Released: 29th April
Seen: 5th May
In terms of gay history in film, we tend to focus more on the 70s-80s than almost any other time until now. If you were to ask most writers, it seems like the history of gay culture began around the time of the AIDS crisis and everything has happened in its shadow but that’s not the reality of the situation. Gay people have been a part of society since society became a thing but with few exceptions (like The Favourite or Wilde), we rarely see stories from before the decades mentioned… except in documentaries, which often give us stories of legendary queer people and the stories of their lives back when things were a lot worse than they are now.
A Secret Love tells the life stories of Terry Donahue and Pat Henschel, a couple who have been together for 72 years. As we follow their lives, which at the time of filming included trying to work out what aged care facility might be best for them, we learn about how they spent decades upon decades hiding their love (hence the title) and sneakily living together from the ’40s through to present day. We get glimpses of the difficulty of trying to keep their relationship a secret, touching upon the dangers they faced and just how close they kept the secret.
There’s so much charm and love in this film that you can tell it was made by the family of the couple who wanted to preserve something they could tell was important. Just getting to see photos of the couple in their youth or their little moments of sweet intimacy are precious and make your heart soar, then promptly sink as you’re reminded that they only really got to come out as a couple not that long ago. It’s a tough thing to really get across and the film does it well, never letting the audience forget that there was a lot of hiding required when this relationship started.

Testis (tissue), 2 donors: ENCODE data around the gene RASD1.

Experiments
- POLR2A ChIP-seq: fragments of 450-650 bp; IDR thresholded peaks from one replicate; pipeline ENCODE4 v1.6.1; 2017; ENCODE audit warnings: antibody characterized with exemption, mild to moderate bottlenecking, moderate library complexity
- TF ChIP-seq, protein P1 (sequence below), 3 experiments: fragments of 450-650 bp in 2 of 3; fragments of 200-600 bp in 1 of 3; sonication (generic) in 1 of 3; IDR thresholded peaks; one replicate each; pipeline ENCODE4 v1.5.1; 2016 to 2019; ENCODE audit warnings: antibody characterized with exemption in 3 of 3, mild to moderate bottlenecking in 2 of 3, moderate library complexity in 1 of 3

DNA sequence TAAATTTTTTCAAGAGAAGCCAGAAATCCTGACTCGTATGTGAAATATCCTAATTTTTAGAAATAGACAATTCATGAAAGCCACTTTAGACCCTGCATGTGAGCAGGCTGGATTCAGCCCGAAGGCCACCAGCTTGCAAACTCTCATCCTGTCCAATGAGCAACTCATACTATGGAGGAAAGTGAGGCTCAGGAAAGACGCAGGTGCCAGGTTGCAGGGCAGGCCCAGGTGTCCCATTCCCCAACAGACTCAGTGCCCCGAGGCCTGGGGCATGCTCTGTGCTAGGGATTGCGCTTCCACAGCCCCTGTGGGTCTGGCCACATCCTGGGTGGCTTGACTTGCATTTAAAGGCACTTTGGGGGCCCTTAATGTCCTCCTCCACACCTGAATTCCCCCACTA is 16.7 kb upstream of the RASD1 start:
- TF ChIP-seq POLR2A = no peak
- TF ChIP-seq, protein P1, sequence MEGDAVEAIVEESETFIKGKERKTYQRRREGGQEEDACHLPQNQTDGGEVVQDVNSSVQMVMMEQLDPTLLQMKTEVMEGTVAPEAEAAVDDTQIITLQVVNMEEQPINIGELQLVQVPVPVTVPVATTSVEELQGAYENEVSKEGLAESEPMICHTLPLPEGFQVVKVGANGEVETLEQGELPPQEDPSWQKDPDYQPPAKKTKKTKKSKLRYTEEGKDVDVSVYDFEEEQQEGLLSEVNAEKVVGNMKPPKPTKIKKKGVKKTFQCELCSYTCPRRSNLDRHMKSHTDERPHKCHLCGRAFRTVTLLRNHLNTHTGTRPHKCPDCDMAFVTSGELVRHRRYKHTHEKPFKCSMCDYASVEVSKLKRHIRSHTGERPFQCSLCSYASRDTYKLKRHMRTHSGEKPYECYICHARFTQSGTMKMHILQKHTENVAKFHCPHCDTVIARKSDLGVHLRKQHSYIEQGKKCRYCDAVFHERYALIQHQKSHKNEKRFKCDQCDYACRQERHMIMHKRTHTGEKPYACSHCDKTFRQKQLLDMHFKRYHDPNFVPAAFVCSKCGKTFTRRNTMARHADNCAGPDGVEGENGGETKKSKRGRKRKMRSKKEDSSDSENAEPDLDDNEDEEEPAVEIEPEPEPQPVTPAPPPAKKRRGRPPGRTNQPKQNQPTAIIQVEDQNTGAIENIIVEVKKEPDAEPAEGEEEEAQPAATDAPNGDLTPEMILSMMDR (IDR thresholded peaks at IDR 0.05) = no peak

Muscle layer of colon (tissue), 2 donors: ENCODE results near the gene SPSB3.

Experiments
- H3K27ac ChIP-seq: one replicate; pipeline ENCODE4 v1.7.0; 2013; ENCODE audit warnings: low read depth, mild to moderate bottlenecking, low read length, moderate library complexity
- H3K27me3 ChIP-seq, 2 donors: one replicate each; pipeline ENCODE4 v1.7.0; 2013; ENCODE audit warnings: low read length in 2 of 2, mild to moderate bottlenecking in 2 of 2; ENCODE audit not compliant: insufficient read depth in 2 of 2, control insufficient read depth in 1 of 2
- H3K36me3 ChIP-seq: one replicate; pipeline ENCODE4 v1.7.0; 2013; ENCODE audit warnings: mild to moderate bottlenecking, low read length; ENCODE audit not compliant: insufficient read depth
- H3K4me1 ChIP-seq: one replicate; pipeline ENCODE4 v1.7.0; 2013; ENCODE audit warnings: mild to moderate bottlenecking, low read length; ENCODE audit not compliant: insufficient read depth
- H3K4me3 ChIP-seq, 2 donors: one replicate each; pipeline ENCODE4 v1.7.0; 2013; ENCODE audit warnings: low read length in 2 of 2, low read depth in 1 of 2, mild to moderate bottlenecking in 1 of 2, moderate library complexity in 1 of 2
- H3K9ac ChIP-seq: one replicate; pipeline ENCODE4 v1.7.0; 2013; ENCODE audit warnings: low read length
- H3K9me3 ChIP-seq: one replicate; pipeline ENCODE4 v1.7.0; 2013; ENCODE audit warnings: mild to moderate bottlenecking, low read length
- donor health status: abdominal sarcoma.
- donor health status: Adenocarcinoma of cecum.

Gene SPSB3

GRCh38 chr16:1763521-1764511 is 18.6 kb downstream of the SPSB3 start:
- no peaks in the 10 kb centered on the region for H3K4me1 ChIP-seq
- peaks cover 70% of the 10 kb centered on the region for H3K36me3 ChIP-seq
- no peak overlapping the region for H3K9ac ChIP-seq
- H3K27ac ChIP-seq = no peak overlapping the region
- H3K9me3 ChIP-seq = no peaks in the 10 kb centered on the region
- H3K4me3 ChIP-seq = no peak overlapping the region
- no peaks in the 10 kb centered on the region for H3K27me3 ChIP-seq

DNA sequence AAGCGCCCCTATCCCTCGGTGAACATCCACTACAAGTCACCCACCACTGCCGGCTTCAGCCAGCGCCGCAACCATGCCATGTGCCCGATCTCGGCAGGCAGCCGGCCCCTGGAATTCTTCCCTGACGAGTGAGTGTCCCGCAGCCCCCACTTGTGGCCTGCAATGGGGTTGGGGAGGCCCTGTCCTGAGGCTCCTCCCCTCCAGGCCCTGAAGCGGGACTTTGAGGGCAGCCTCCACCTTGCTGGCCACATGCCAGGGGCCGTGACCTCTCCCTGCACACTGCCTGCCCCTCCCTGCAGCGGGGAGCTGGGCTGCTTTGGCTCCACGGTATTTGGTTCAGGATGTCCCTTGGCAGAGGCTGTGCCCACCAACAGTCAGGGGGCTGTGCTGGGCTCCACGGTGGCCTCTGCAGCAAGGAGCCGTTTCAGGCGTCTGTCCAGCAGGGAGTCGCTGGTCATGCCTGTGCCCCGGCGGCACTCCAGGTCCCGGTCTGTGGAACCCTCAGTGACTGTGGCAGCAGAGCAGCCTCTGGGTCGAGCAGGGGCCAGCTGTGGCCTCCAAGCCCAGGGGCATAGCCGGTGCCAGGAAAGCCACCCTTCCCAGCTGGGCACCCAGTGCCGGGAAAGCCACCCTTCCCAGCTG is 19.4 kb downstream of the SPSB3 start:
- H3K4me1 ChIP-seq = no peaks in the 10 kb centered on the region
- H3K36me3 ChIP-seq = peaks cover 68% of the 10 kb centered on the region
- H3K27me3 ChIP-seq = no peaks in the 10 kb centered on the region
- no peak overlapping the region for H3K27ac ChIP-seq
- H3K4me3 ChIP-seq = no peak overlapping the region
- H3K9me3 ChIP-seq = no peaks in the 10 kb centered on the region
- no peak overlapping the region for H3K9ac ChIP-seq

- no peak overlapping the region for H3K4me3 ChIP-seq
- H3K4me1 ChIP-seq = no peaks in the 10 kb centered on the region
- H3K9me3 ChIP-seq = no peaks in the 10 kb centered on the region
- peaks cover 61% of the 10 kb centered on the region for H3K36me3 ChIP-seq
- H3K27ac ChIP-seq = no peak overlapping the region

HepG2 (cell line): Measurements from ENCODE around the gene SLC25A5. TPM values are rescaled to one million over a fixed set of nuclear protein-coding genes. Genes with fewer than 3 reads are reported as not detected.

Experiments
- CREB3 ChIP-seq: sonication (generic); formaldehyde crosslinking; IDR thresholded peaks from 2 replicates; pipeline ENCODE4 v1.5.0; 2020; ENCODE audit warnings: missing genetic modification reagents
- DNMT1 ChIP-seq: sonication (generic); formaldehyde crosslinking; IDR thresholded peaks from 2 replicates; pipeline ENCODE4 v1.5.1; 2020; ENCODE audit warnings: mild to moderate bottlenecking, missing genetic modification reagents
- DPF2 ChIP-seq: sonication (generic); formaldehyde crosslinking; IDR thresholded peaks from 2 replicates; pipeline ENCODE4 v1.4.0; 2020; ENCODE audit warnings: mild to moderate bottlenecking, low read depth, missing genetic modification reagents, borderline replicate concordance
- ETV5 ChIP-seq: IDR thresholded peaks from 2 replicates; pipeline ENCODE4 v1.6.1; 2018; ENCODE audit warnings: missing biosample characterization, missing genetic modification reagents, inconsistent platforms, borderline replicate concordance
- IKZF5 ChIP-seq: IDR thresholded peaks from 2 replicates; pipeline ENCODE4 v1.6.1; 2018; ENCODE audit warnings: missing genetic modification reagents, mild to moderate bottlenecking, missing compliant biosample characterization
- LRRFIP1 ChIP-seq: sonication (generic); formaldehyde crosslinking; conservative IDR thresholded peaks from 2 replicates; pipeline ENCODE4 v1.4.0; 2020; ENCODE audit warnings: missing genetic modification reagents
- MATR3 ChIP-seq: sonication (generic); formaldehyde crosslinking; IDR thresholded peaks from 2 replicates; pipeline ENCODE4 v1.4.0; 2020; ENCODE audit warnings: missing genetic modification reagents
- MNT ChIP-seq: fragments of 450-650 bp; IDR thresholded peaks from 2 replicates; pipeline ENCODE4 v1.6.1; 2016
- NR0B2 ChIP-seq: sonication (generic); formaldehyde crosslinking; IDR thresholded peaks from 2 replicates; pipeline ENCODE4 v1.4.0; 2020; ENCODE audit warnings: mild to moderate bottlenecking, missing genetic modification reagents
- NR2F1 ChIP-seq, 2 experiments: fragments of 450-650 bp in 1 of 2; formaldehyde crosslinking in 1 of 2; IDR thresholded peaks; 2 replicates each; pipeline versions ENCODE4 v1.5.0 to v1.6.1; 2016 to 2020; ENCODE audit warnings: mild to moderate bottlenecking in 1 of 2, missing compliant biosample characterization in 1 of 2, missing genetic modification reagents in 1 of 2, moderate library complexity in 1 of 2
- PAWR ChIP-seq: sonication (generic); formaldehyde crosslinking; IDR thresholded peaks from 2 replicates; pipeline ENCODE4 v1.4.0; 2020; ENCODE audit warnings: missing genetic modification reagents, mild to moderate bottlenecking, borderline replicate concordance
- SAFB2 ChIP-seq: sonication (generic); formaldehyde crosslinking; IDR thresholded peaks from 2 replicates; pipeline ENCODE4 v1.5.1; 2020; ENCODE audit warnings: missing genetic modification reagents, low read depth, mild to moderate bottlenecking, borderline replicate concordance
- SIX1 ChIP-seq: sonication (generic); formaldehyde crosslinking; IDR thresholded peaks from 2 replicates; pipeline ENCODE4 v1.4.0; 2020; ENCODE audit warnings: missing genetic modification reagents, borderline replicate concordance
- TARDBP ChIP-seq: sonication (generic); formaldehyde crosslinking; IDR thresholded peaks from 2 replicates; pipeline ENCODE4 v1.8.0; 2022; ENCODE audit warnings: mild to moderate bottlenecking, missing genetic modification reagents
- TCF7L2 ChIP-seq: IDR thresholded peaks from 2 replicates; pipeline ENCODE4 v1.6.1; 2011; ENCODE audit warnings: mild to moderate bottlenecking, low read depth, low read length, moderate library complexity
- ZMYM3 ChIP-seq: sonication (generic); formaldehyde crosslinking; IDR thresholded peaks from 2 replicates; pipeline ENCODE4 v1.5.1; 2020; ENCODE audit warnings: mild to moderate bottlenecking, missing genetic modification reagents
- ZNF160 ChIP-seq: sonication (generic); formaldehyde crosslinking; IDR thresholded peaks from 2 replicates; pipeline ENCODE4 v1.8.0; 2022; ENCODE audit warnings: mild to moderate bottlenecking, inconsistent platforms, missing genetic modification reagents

The moments where they tell stories about being together in the ‘40s and how they had to learn to be sneaky, kissing in a sandstorm when no one could see them or tearing names off love letters in case someone else saw them were moments that really made it sink in just how hard it was being gay at that time. The problem is that we don’t really spend as much time talking about their lives as we probably should, this couple has 7 decades of history that charts through so much social upheaval and change in the perception of the LGBT community and we barely get to touch on it. There are certainly some big moments, touching on the classic 3 Articles law is always surprising (for those not in the know, that was a rule where you had to wear at least 3 items of clothing that related to your gender otherwise you got arrested) but there’s so much more that we could talk about, but with a little under 90 minutes to get through everything it feels like there’s a lot of stuff just left out in the dust.
It’s a shame because I am genuinely fascinated by this entire generation of LGBT people who had to keep it a secret due to public pressure, this pressure denied a lot of people the chance to live their truth. I touched on this in my Hollywood review regarding the legendary Rock Hudson, there were just some people who never got the chance to live an open and free life and spending an hour and a half with two of them just seeing them finally free, right at the point in their lives when they have to consider going into a nursing home, is a little confronting. It’s nice having these little moments, including the climax of the film where our happy couple finally get to do something denied to them for years. It all helps paint this picture of lives lived in the shadows and the joy of finally being allowed into the light.
A Secret Love is just heartwarming, letting you fall in love with a couple and slowly letting you learn why they’re so truly special. I genuinely wish they’d done a little more of their backstory as that’s where this film shines brightest but, on the whole, this is just a good charming little film that reminds us that love has always been blind, even when society was just blindly ignorant.